KENYA – HealthCabinet secretary Mutahi Kagwe has called for more collaboration among East African member states to better address emerging health threats during a meeting with senior World Health Organization (WHO) officials.
At the meeting with United Nations Resident Coordinator in Kenya Steve Jackson and the newly appointed WHO country director Dr. Abdourahmane Diallo, Kagwe said recent events particularly the coronavirus pandemic has exposed the need for coordinated approaches to health emergencies.
Mutahi Kagwe commended Dr. Diallo on his appointment, noting that his past experience as a health minister in Guinea as well as having worked in leading roles at the national, regional and global levels on a range of key public health issues made him a perfect fit.
Prior to his appointment as the WHO country Director, Diallo was the Chief Executive Officer for the RBM Partnership to End Malaria, a position he had held since 2019.
“Dr. Diallo is someone who will understand from the word go. When you are seated on a problem where everyone’s disease is your problem, you need someone who understands,” Kagwe observed.
He pointed out that the World Health Organization remains a key partner in supporting respective governments in their emergency health mechanisms as well as reforms in the health sector.
“Kenya is the chair of East Africa Community Council of Health Ministers and WHO officials in the region will need to think regionally for better coordination especially now that DRC has joined the community,” stated the Health CS.
Mutahi Kagwe further said that Kenya and WHO have established a strong partnership which is a bond that the government seeks to sustain as he pledged to support the global body in its latest plan to establish a regional centre in Kenya.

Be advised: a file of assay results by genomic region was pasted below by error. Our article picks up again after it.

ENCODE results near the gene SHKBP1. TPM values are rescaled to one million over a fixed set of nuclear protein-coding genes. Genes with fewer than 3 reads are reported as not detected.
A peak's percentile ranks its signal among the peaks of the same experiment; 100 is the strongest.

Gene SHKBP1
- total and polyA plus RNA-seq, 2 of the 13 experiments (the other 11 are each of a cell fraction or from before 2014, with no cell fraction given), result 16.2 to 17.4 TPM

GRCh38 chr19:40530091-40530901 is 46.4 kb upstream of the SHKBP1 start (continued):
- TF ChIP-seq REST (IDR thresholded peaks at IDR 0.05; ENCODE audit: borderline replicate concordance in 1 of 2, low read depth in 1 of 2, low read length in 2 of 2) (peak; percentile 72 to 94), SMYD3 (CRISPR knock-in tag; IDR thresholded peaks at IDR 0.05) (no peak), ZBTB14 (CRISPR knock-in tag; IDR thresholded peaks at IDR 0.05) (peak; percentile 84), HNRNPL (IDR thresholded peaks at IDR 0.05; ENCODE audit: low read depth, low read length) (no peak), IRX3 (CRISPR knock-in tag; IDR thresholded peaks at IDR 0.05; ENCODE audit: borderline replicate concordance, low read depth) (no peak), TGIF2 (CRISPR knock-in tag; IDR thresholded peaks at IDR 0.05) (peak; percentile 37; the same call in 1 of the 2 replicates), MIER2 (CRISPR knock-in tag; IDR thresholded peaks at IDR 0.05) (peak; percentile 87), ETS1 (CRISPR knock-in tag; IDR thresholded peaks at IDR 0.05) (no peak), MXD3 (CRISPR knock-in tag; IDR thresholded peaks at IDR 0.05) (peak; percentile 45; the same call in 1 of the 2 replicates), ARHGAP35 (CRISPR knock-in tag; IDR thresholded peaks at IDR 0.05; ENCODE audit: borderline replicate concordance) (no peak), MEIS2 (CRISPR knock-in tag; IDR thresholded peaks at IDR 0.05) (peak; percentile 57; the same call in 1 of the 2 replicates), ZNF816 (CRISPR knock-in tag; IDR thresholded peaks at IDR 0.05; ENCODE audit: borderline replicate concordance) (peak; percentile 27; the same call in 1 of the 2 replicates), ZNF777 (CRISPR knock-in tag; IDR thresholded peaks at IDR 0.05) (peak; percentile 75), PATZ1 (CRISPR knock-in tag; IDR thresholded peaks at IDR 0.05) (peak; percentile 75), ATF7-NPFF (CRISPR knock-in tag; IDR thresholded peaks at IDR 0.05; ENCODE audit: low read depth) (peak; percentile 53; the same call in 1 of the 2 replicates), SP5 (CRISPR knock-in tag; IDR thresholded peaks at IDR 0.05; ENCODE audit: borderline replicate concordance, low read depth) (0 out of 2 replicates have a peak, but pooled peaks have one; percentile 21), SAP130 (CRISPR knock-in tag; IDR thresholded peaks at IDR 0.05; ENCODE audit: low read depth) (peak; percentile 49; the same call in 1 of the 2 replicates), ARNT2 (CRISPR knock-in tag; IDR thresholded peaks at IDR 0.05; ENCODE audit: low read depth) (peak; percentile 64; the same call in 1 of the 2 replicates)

Kenyan First Lady calls for more investments in disease resilience
Meanwhile, First Lady Margaret Kenyatta has rallied health sector stakeholders to invest more in interventions aimed at strengthening Kenya’s disease resilience and health systems through collaborative efforts.
The First Lady made the remarks as she officially opened the International Conference on Health Promotion at Kenyatta University held under the theme, “Promoting Health during and Beyond COVID-19″.
She reflected on the negative impacts of COVID-19 while acknowledging that the conference brought together stakeholders with the aim to develop synergies, create partnerships and find solutions to Kenya’s health challenges.
She said that partnerships will contribute to identifying sustainable practices that will build on collective efforts of improving the wellbeing of Kenyan communities especially vulnerable populations who have been impacted the most.
She explained that inadequate resilience to disease outbreaks among Kenyan communities especially among vulnerable groups has the potential to disrupt the country’s march towards the attainment of Universal Health Coverage (UHC).
Margaret Kenyatta proposed the creation of a health promotion mechanism that will take all stakeholders on board so as to ensure that Kenyans have access to adequate health information.
She also emphasized the need for unity of action among health sector stakeholders since their diversity of knowledge and experiences could be harnessed to develop meaningful solutions to global health crises.
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